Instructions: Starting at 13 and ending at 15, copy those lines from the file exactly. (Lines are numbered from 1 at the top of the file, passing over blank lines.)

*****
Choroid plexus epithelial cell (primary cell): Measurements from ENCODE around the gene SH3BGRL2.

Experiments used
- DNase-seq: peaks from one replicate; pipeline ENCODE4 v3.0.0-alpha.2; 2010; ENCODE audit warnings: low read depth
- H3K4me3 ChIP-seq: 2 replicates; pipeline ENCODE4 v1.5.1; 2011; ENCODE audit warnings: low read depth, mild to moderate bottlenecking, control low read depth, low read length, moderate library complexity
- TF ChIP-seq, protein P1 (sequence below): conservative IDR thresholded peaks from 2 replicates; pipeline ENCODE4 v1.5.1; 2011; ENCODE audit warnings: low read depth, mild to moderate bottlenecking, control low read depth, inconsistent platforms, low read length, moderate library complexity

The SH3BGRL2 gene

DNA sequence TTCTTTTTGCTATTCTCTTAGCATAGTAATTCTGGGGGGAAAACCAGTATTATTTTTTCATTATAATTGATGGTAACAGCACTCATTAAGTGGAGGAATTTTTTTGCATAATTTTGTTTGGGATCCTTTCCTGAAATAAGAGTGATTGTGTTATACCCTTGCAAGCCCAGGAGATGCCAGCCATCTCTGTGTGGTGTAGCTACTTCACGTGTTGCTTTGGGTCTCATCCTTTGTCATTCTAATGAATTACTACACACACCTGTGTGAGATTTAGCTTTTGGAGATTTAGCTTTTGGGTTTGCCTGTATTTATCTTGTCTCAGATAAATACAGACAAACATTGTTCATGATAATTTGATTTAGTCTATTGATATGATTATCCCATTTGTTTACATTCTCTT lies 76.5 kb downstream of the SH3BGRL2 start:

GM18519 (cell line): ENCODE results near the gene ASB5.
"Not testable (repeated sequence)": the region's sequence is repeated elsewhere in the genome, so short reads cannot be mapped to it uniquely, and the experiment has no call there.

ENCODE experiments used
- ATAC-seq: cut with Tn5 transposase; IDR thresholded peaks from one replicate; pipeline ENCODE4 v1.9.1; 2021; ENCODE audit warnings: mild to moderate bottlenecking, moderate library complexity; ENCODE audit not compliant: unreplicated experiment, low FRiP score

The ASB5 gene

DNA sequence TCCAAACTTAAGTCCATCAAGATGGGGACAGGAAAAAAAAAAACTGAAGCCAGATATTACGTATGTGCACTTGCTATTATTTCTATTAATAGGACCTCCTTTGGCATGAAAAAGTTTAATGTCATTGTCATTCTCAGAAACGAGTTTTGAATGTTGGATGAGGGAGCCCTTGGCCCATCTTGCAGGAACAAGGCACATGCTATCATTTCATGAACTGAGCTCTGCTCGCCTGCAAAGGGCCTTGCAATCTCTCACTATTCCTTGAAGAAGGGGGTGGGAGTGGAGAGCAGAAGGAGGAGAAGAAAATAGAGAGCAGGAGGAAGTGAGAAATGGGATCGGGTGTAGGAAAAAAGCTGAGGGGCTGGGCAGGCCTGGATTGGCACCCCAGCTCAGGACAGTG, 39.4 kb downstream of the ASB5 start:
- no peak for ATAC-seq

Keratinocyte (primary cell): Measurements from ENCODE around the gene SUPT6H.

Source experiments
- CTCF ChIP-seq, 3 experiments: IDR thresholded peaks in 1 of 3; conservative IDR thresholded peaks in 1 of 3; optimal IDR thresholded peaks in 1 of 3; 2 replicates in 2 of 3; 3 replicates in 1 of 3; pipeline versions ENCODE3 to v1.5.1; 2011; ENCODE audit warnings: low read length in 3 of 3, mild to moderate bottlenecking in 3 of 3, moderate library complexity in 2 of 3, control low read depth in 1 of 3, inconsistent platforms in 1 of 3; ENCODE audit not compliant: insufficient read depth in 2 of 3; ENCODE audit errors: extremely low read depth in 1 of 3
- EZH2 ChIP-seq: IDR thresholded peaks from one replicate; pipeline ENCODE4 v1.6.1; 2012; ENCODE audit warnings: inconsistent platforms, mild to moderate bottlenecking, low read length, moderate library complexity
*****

DNA sequence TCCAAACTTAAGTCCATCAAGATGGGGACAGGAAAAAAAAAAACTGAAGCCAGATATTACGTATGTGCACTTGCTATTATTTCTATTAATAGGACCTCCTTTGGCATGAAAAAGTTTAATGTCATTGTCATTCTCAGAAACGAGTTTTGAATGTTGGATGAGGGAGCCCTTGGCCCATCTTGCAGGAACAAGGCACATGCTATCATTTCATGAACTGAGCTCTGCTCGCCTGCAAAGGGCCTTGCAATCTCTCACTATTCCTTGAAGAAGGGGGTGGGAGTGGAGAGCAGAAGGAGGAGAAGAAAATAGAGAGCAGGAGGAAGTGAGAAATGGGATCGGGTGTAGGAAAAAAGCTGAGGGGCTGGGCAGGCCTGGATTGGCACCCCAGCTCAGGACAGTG, 39.4 kb downstream of the ASB5 start:
- no peak for ATAC-seq

Keratinocyte (primary cell): Measurements from ENCODE around the gene SUPT6H.